Ecclesiastical Eruptions = Knotty questions starting with Mirandola's 900, spurred by Luther's Bondage of the Will, and systematized by Calvin's Institutes effected the break from The Pope, most notably in King Henry VIII's boldness and the establishment of The Church of England.  This seems to be the beginning of today's myriad of Christian denominations.

Renegade Churchmen = Kirk gives us Richard Hooker and John Knox, both fascinating minds who fathered national churches, The Church of England and the Church of Scotland, respectively.  Hooker, more moderate, was the proponent of "via media" (a throwback to Aristole's "golden mean") which characteristic is very English to us Americans.  Knox, a more forceful personality, preached incessantly against the wickedness of the Church (Kingly) Establishment in favor of Biblical Authority.  


Ever interested in history, I am truly appreciating Dr. Kirk's even-handed survey. It so explains me, as I was reared Anglican (I love, love, the Book of  Common Prayer) and became Presbyterian (The Westminster Confession of Faith answered more questions than The 39 Articles) at age twenty.  Our family roots are Scotch-Irish.  We've been Americans since the War for Independence.   


Marching to that different drum,  it's gonna be hard to uproot me.




Added later ~ 
In honor of National Poetry Month, here is a Link to a 16th century poet who marched to a different drum and made a difference:  Marguerite de Navarre




Monday, April 02, 2012

The Roots of American Order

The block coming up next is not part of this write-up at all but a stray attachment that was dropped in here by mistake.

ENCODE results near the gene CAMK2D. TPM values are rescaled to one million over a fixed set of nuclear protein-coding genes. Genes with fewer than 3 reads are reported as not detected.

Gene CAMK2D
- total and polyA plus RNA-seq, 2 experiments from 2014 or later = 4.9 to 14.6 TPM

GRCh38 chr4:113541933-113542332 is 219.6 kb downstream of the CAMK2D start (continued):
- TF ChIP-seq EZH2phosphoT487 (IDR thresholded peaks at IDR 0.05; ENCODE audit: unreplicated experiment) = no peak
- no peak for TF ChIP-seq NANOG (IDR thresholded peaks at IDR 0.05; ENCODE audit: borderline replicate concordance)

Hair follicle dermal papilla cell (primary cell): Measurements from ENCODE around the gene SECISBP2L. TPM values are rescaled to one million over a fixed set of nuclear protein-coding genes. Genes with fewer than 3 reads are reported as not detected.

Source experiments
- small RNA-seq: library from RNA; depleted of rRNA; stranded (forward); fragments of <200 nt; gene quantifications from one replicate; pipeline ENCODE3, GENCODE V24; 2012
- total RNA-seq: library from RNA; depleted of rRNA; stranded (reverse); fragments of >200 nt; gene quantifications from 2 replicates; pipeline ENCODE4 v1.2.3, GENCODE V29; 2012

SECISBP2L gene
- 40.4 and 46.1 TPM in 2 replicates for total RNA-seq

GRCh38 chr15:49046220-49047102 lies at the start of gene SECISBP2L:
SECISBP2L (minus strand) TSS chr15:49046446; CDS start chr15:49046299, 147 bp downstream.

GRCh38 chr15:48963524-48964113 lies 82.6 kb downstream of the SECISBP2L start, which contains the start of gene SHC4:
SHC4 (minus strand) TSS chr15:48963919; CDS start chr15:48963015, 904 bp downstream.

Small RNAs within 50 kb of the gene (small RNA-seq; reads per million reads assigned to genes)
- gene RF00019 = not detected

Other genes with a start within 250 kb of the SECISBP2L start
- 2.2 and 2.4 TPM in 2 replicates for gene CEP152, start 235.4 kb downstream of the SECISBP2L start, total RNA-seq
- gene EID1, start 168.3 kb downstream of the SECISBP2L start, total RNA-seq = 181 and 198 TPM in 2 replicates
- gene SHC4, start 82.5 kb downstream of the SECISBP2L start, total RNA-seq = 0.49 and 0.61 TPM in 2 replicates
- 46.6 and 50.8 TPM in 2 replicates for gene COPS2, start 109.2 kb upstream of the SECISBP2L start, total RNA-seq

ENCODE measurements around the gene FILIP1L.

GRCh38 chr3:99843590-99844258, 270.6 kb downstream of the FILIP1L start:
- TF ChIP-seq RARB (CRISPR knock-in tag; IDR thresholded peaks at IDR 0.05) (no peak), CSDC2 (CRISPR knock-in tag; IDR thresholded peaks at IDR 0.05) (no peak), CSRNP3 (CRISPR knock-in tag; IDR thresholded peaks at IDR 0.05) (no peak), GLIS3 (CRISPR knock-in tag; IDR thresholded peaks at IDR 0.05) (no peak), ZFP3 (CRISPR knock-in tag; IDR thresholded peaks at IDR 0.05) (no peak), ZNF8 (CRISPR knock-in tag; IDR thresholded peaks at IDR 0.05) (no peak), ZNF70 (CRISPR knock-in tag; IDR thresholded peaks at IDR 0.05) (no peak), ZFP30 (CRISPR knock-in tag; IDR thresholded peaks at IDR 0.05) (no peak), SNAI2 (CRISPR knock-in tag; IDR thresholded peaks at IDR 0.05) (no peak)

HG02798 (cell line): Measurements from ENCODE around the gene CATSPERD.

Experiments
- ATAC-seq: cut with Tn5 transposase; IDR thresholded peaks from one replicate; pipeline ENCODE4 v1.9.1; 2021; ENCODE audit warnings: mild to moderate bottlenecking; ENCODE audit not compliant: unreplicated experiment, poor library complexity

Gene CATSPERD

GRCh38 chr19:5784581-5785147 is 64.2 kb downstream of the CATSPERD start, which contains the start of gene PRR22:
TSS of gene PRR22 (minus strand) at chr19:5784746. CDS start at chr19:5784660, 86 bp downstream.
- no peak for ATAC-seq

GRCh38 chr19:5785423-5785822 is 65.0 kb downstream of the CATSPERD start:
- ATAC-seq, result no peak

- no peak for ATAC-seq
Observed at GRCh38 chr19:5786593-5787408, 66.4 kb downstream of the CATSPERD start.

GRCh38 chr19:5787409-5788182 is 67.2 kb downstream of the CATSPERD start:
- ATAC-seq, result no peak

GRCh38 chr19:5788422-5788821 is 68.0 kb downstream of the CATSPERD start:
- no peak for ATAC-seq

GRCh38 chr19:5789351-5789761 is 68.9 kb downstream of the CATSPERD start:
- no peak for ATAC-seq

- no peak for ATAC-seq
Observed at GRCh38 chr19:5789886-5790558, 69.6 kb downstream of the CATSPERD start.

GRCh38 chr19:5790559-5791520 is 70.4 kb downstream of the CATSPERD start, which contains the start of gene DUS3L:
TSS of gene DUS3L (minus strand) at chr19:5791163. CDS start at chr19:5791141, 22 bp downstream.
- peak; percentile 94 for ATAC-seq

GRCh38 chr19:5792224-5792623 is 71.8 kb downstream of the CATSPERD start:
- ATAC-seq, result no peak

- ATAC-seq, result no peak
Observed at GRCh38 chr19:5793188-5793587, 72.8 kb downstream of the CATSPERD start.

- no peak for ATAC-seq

Chapter VII Favorite Quote


Rather, colonial America generally shared the Reformers' detestation of Renaissance notions and ways.

The early Renaissance they rejected as the blending of a resurrection of licentious paganism with a corrupted Catholicism.  page 228

What commenced as a debate about theological questions and church discipline soon made an open breach in Christendom; and there followed a century and a half of devastation, the Wars of Religion, Catholic against Protestant, and one Protestant sect against another.

In the name of the Son of Man, the Redeemer, zealots took the sword against other Christians, illustrating practically the Christian dogma that all men are sinners.

Yet out of that long agony of religious fanaticism (mingled with national political rivalries, class warfare, and ruthless private ambitions) emerged the religious pluralism and toleration of the United States.  page 232


Illustration Information ~
Portrait of Leo X
by Raphael
Oil on Wood, 61 in x 47 in

Tuesday, March 27, 2012

The Roots of American Order Book Club

 Chapter VI - The Light of the Middle Ages 


Reading along with Cindy and others, I hope our conversation informs and inspires.  


Here's my *orderly* synopsis ~


Origins =